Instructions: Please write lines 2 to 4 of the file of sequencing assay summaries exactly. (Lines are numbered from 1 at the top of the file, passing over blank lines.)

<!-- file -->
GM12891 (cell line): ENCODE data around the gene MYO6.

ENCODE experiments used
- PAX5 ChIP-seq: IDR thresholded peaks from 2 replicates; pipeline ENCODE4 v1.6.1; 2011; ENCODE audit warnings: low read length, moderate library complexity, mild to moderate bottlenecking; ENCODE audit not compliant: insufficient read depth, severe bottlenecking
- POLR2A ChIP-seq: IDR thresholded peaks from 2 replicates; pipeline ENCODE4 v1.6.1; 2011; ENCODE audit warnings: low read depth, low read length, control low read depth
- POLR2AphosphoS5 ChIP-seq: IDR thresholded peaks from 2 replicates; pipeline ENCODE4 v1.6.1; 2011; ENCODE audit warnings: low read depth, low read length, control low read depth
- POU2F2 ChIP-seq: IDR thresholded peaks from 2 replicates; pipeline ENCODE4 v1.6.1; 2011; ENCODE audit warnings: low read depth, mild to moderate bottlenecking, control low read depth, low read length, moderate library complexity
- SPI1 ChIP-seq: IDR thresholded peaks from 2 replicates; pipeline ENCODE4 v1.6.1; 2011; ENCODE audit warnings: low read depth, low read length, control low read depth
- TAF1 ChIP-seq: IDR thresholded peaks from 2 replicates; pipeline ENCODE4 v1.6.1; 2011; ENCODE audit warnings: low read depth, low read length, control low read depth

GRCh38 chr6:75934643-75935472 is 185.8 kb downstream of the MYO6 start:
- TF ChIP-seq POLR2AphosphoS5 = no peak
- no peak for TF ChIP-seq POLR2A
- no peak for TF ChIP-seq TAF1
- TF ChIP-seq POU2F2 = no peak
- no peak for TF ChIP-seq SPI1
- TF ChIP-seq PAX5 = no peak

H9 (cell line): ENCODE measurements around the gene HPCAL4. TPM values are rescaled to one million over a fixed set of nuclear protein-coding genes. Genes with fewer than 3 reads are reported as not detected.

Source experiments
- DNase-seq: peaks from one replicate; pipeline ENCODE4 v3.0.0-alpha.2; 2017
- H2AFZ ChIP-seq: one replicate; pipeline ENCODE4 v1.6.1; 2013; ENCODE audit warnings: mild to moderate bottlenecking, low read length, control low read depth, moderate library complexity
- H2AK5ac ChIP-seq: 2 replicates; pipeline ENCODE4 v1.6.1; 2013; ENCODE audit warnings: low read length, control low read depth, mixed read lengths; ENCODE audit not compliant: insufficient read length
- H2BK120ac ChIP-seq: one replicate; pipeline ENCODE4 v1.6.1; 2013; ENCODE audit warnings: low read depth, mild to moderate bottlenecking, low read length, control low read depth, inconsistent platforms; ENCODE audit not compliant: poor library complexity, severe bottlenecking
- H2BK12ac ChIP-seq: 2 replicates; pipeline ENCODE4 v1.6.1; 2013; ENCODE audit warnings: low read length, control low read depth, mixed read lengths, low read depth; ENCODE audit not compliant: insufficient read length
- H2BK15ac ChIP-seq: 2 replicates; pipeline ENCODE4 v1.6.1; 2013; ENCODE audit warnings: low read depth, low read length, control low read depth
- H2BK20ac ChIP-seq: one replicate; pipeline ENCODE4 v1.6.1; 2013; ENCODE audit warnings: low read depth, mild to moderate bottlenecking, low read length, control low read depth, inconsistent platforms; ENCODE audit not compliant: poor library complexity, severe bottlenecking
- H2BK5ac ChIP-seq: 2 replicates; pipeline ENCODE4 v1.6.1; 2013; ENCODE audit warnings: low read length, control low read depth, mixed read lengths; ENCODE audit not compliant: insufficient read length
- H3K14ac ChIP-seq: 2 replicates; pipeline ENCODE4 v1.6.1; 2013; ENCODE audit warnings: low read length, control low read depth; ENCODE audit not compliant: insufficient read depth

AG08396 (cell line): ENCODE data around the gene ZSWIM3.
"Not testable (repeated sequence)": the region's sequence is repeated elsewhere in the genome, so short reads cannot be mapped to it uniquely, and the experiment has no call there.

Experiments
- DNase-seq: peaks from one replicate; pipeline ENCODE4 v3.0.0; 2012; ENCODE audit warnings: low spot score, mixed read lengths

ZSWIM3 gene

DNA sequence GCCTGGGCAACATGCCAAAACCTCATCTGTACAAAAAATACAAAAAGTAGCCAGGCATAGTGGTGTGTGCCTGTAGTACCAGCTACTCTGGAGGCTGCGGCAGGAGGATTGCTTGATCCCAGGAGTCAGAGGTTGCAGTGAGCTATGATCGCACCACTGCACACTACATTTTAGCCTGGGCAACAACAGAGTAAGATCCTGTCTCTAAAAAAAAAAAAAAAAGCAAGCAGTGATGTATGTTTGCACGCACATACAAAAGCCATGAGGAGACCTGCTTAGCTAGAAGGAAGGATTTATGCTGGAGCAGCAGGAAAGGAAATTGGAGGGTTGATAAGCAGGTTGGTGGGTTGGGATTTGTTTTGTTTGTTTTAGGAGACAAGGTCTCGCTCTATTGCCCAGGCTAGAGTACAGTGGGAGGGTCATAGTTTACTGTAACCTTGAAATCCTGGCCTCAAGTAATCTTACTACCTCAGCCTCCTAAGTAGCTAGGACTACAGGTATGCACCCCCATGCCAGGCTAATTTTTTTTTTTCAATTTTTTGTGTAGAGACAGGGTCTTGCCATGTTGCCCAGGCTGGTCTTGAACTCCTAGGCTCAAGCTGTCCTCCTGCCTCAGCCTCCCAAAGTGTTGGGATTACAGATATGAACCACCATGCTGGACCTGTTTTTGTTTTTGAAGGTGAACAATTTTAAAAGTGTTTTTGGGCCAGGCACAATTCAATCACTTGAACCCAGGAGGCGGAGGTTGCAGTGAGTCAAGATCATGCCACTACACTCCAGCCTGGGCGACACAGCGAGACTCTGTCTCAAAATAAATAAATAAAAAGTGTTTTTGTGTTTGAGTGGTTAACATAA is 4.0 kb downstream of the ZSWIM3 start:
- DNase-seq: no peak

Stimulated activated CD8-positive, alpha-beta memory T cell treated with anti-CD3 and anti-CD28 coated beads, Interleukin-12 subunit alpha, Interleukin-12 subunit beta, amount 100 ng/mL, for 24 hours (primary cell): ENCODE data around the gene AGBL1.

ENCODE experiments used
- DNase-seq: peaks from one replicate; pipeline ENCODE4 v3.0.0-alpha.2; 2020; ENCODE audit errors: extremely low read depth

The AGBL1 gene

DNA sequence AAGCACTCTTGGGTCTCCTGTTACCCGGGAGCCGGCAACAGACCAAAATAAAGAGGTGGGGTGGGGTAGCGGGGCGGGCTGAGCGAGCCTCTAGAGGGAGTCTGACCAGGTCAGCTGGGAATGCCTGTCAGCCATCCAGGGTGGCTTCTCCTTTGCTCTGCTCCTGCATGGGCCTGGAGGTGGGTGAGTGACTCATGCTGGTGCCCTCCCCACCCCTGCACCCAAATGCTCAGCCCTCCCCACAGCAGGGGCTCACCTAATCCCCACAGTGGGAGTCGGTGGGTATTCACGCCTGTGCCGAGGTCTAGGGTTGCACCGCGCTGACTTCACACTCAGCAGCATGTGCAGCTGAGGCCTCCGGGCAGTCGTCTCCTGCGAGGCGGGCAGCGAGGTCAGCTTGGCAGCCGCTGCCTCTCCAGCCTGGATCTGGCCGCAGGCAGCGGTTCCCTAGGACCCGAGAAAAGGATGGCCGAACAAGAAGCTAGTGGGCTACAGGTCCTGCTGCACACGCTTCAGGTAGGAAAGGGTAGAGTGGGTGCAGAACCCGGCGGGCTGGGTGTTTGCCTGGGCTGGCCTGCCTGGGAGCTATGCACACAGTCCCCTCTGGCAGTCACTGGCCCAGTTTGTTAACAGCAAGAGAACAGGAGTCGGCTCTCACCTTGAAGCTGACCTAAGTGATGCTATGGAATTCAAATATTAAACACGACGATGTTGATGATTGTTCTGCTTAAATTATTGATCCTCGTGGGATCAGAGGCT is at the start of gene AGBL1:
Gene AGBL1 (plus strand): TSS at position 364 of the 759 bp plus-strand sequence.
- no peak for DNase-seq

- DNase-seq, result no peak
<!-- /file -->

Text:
ENCODE experiments used
- PAX5 ChIP-seq: IDR thresholded peaks from 2 replicates; pipeline ENCODE4 v1.6.1; 2011; ENCODE audit warnings: low read length, moderate library complexity, mild to moderate bottlenecking; ENCODE audit not compliant: insufficient read depth, severe bottlenecking
- POLR2A ChIP-seq: IDR thresholded peaks from 2 replicates; pipeline ENCODE4 v1.6.1; 2011; ENCODE audit warnings: low read depth, low read length, control low read depth